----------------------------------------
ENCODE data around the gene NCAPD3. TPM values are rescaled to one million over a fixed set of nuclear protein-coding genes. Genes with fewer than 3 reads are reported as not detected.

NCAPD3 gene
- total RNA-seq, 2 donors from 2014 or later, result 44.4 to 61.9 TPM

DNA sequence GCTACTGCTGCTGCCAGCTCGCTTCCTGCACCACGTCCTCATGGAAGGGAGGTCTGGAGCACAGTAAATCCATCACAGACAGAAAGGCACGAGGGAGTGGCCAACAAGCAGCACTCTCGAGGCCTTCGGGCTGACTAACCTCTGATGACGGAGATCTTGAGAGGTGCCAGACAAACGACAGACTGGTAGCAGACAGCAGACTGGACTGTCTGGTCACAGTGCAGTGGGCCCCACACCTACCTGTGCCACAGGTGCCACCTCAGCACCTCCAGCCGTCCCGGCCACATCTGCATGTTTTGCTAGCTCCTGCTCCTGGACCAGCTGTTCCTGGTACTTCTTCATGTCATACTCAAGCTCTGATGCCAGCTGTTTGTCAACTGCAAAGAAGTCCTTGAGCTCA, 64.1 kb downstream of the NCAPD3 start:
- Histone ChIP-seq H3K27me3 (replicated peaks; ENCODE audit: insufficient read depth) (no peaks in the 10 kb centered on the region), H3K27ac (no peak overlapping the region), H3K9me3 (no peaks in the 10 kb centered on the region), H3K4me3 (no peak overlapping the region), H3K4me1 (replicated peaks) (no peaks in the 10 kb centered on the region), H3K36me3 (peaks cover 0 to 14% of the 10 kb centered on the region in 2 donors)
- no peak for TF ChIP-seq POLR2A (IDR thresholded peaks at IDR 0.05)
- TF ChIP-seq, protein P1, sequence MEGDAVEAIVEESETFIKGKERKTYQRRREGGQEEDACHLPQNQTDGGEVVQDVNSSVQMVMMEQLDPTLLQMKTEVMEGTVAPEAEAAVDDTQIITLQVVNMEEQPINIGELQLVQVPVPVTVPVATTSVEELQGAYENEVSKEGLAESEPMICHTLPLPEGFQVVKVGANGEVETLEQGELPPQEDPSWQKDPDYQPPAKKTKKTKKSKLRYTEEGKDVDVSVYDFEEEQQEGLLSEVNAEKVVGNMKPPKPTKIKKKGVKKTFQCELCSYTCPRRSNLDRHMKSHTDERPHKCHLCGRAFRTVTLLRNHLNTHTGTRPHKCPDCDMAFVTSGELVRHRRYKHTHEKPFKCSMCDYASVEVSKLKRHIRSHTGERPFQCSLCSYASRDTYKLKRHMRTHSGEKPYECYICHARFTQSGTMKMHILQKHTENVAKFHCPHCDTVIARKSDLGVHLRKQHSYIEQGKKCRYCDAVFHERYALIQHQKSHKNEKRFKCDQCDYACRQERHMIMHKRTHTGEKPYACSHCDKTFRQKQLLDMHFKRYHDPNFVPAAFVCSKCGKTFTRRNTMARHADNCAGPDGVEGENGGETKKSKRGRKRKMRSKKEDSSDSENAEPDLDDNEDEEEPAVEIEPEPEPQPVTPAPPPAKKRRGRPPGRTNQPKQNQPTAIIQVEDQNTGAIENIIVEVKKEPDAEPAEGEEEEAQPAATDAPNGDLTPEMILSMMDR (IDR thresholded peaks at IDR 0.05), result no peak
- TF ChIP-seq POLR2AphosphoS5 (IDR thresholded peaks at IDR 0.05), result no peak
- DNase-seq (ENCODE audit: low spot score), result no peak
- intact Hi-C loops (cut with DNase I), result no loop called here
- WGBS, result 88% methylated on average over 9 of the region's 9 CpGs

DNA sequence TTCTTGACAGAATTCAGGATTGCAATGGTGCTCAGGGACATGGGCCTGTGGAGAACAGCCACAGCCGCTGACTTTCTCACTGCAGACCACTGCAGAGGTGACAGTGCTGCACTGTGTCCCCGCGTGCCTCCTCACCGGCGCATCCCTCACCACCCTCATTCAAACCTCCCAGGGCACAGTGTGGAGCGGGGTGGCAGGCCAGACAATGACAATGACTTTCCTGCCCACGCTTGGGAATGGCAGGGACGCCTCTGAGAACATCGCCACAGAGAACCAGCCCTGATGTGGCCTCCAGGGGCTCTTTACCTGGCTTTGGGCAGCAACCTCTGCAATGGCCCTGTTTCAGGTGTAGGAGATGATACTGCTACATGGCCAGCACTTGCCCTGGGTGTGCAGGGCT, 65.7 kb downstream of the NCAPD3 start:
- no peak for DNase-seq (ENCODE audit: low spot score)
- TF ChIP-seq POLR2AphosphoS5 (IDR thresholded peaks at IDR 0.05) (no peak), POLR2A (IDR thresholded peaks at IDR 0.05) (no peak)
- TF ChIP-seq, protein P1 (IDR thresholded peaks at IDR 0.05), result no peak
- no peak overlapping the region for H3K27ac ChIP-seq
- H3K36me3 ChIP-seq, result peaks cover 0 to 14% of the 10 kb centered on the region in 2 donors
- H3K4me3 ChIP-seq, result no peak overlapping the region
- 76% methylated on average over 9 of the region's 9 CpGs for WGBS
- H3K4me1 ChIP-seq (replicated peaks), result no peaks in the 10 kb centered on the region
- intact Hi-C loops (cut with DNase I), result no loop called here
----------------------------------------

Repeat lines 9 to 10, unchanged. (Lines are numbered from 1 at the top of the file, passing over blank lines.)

- DNase-seq (ENCODE audit: low spot score), result no peak
- intact Hi-C loops (cut with DNase I), result no loop called here